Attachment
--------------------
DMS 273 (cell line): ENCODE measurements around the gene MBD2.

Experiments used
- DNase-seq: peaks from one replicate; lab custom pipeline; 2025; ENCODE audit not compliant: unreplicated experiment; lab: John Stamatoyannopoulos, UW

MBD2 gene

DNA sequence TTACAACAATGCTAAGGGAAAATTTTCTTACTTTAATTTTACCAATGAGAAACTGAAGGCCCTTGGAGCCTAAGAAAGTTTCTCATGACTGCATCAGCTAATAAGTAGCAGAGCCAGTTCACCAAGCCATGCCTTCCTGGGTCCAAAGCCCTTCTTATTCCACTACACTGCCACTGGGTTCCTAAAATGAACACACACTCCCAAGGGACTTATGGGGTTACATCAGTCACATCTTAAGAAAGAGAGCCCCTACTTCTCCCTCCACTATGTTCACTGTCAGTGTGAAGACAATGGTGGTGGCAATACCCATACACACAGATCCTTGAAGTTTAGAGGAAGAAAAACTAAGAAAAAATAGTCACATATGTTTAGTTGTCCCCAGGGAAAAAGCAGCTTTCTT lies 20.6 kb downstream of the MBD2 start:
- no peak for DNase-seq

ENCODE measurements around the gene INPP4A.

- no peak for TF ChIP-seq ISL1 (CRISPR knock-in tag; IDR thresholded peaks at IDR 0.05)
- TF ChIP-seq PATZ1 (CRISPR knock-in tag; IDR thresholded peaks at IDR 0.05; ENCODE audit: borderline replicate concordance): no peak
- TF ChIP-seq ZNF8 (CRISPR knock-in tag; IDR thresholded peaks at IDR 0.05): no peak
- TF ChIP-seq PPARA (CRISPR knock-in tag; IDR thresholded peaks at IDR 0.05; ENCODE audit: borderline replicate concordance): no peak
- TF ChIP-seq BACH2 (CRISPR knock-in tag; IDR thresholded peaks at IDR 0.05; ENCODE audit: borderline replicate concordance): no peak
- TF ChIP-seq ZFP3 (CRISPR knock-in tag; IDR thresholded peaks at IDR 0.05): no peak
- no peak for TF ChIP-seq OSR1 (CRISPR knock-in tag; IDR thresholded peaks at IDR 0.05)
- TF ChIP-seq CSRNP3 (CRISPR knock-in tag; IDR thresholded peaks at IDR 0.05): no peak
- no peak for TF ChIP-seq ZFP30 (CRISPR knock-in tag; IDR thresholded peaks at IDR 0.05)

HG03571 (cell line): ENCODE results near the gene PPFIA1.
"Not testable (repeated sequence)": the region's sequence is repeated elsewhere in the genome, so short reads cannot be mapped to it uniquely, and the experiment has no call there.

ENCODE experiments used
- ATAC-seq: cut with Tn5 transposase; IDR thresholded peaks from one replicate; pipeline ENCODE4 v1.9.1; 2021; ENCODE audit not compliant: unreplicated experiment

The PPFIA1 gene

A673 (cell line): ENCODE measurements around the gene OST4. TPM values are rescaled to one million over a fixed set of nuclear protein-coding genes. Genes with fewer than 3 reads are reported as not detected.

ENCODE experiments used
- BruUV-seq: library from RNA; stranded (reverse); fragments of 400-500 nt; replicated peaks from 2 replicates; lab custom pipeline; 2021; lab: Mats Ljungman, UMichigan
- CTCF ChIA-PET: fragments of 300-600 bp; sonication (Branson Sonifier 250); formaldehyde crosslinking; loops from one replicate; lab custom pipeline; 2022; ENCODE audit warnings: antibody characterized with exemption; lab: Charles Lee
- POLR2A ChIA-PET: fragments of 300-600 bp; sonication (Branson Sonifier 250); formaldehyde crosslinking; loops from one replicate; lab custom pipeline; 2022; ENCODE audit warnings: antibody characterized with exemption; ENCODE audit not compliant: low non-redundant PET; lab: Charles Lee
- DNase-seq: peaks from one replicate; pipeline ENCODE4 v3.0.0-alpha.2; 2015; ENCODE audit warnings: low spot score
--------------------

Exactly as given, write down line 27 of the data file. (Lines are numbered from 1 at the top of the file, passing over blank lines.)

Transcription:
- DNase-seq: peaks from one replicate; pipeline ENCODE4 v3.0.0-alpha.2; 2015; ENCODE audit warnings: low spot score